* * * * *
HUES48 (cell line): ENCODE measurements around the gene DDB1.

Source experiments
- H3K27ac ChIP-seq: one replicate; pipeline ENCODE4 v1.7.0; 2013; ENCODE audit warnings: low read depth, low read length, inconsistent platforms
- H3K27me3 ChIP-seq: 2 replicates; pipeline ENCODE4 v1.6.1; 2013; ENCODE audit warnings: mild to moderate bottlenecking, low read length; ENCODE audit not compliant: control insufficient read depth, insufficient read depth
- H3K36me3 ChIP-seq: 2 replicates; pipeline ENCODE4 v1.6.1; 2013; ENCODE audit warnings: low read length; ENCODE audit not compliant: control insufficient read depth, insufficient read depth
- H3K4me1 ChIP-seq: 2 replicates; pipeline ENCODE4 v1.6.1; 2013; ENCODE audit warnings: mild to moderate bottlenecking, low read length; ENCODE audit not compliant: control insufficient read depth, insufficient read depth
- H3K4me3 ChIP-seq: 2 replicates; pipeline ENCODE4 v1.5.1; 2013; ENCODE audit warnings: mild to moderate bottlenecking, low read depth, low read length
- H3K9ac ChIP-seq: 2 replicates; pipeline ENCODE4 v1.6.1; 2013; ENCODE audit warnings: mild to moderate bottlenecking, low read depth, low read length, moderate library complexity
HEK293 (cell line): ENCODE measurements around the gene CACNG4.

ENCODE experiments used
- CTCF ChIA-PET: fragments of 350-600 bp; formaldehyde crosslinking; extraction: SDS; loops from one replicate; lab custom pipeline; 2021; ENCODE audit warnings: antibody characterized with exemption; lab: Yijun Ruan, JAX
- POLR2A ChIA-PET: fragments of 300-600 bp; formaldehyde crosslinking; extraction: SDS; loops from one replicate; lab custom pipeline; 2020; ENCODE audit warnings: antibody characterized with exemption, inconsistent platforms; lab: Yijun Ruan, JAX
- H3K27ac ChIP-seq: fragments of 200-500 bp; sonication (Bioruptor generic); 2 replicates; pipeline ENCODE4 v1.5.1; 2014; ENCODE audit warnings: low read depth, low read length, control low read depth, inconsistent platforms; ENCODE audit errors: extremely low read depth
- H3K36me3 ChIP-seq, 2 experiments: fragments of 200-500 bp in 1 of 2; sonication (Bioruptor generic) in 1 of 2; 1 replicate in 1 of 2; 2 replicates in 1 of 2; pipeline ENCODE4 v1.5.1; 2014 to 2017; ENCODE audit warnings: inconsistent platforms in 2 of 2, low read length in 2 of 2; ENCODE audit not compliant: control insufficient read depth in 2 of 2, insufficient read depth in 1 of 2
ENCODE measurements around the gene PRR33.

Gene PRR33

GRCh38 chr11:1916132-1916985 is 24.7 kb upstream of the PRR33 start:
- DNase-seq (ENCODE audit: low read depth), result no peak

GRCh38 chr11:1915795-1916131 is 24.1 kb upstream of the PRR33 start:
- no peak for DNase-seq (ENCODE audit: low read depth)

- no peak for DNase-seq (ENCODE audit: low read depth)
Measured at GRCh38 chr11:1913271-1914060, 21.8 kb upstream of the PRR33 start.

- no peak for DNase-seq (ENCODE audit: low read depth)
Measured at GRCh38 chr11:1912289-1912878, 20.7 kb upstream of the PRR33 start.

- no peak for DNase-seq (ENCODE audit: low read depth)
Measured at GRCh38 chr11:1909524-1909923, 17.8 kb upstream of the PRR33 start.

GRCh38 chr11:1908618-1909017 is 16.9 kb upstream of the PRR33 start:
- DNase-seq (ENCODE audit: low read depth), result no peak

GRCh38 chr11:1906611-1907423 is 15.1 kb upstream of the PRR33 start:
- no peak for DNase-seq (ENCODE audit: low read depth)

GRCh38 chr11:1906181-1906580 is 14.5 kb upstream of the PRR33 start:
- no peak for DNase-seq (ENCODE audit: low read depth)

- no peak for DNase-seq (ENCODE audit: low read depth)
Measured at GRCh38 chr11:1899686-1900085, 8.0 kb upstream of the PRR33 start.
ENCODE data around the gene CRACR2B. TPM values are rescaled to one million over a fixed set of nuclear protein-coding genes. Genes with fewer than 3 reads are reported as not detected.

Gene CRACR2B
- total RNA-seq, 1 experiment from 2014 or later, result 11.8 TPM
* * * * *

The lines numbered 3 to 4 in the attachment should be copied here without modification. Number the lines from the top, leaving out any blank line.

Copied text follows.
- H3K27ac ChIP-seq: one replicate; pipeline ENCODE4 v1.7.0; 2013; ENCODE audit warnings: low read depth, low read length, inconsistent platforms
- H3K27me3 ChIP-seq: 2 replicates; pipeline ENCODE4 v1.6.1; 2013; ENCODE audit warnings: mild to moderate bottlenecking, low read length; ENCODE audit not compliant: control insufficient read depth, insufficient read depth